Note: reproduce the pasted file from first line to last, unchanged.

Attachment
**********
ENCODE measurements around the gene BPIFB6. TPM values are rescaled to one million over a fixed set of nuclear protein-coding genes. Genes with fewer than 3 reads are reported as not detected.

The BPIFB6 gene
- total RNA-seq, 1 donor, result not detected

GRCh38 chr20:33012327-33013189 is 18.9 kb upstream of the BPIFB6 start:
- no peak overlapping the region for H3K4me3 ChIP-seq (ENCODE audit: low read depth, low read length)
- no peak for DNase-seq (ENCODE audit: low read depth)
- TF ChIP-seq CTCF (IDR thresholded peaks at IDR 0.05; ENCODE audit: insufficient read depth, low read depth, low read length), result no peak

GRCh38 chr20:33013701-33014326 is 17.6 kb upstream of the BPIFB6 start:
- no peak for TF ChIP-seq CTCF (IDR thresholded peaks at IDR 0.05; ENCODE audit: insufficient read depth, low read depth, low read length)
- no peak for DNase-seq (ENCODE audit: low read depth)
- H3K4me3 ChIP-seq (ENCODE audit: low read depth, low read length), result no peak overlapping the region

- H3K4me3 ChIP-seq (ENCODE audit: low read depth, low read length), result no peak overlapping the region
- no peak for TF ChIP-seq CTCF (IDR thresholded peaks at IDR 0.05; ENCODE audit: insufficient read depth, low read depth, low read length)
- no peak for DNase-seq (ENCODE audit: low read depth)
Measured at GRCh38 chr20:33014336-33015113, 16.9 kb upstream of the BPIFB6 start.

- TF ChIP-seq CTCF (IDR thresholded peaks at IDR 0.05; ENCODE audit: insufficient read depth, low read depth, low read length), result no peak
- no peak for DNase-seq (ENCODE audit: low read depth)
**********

ENCODE measurements around the gene BPIFB6. TPM values are rescaled to one million over a fixed set of nuclear protein-coding genes. Genes with fewer than 3 reads are reported as not detected.

The BPIFB6 gene
- total RNA-seq, 1 donor, result not detected

GRCh38 chr20:33012327-33013189 is 18.9 kb upstream of the BPIFB6 start:
- no peak overlapping the region for H3K4me3 ChIP-seq (ENCODE audit: low read depth, low read length)
- no peak for DNase-seq (ENCODE audit: low read depth)
- TF ChIP-seq CTCF (IDR thresholded peaks at IDR 0.05; ENCODE audit: insufficient read depth, low read depth, low read length), result no peak

GRCh38 chr20:33013701-33014326 is 17.6 kb upstream of the BPIFB6 start:
- no peak for TF ChIP-seq CTCF (IDR thresholded peaks at IDR 0.05; ENCODE audit: insufficient read depth, low read depth, low read length)
- no peak for DNase-seq (ENCODE audit: low read depth)
- H3K4me3 ChIP-seq (ENCODE audit: low read depth, low read length), result no peak overlapping the region

- H3K4me3 ChIP-seq (ENCODE audit: low read depth, low read length), result no peak overlapping the region
- no peak for TF ChIP-seq CTCF (IDR thresholded peaks at IDR 0.05; ENCODE audit: insufficient read depth, low read depth, low read length)
- no peak for DNase-seq (ENCODE audit: low read depth)
Measured at GRCh38 chr20:33014336-33015113, 16.9 kb upstream of the BPIFB6 start.

- TF ChIP-seq CTCF (IDR thresholded peaks at IDR 0.05; ENCODE audit: insufficient read depth, low read depth, low read length), result no peak
- no peak for DNase-seq (ENCODE audit: low read depth)